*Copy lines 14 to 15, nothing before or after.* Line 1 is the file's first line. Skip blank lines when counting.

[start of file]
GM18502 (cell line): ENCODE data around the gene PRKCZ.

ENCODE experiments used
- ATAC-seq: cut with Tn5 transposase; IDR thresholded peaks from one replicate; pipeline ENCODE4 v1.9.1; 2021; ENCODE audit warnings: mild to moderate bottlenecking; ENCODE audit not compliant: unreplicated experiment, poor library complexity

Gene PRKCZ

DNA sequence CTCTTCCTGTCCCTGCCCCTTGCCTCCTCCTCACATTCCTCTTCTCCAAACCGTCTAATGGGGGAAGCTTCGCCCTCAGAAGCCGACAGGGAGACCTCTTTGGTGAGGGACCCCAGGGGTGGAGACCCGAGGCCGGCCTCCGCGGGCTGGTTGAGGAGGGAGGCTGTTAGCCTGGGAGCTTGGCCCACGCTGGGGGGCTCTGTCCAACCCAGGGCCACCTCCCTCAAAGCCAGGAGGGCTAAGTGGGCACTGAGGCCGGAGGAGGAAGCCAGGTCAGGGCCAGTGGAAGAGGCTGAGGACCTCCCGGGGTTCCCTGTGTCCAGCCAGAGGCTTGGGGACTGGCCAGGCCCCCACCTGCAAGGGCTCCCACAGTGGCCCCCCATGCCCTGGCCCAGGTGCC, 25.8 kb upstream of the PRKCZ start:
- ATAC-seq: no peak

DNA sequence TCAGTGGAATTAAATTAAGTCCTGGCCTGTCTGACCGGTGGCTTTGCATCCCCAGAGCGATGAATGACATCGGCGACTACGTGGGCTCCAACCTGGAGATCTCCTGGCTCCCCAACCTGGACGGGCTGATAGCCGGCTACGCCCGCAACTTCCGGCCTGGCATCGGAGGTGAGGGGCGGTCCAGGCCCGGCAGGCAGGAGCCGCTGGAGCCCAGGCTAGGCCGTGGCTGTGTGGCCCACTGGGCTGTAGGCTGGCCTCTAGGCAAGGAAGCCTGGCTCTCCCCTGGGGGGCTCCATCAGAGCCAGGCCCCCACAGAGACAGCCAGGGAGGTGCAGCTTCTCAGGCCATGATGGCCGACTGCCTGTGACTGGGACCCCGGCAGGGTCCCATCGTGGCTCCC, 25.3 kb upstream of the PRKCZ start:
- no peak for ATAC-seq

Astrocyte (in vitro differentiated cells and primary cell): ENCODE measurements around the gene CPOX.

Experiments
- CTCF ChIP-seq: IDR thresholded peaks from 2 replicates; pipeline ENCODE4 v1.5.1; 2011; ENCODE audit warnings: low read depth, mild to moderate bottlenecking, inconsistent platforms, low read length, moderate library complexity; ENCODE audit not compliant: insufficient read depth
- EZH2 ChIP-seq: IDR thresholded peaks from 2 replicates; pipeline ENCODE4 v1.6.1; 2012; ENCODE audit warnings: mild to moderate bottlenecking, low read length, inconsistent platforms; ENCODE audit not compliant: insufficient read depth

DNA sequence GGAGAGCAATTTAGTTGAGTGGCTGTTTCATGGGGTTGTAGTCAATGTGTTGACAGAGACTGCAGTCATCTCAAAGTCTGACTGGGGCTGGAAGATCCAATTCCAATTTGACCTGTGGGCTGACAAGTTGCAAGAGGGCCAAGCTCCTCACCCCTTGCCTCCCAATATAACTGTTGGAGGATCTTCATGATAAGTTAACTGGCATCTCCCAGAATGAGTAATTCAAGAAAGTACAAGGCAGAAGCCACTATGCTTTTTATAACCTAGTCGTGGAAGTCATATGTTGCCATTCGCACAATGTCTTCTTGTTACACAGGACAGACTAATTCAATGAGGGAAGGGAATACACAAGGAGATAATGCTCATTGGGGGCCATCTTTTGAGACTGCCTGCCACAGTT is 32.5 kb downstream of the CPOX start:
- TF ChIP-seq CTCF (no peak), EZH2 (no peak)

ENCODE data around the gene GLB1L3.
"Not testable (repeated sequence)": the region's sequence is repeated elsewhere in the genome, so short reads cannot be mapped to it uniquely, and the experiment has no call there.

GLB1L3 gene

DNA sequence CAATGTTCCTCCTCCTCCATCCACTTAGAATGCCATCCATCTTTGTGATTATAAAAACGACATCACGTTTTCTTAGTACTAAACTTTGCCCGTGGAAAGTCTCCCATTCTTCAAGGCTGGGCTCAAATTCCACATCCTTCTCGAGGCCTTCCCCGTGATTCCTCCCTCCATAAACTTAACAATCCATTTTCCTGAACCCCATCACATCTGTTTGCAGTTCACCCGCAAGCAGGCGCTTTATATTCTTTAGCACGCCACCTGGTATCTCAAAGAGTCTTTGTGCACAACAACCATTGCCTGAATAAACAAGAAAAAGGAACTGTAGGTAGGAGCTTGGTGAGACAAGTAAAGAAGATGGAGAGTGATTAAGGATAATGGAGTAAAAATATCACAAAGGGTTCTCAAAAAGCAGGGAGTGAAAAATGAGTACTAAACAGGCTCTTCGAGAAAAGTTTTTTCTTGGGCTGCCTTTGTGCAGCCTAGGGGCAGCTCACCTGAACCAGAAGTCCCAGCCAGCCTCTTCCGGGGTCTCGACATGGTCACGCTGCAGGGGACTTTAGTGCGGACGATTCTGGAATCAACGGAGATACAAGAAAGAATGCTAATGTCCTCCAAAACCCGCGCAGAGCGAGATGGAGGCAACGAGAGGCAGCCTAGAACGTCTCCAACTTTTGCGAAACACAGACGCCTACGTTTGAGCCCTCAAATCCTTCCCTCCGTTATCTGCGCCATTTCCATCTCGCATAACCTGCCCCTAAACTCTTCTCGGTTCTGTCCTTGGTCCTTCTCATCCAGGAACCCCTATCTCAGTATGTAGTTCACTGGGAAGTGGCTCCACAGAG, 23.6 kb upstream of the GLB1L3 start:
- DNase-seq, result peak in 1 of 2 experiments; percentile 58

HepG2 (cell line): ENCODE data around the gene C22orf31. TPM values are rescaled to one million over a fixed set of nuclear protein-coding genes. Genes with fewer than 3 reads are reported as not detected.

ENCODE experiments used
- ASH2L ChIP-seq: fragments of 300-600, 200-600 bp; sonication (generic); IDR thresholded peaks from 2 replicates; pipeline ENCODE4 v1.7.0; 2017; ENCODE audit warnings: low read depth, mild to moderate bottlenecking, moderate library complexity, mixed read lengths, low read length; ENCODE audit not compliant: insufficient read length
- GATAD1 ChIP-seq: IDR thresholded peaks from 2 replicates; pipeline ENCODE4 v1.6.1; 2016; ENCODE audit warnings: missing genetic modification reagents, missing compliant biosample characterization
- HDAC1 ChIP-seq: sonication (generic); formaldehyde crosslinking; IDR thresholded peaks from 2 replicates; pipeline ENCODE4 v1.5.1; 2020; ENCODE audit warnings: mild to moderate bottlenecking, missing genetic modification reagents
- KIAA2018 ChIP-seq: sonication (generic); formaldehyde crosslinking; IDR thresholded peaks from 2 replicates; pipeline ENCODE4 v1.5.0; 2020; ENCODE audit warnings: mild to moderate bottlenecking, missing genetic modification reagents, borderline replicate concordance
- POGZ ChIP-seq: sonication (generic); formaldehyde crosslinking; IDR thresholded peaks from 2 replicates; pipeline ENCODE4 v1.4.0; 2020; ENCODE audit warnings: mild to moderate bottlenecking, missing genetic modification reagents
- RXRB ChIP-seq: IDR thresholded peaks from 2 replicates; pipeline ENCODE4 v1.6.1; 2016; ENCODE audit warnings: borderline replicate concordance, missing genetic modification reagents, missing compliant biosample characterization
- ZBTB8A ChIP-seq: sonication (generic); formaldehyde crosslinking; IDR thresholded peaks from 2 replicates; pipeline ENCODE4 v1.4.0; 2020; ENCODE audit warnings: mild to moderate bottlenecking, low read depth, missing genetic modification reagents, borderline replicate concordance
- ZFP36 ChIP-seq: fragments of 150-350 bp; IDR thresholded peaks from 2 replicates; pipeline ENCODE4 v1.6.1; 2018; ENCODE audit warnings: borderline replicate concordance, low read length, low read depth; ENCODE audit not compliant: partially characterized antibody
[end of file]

- TF ChIP-seq CTCF (no peak), EZH2 (no peak)

ENCODE data around the gene GLB1L3.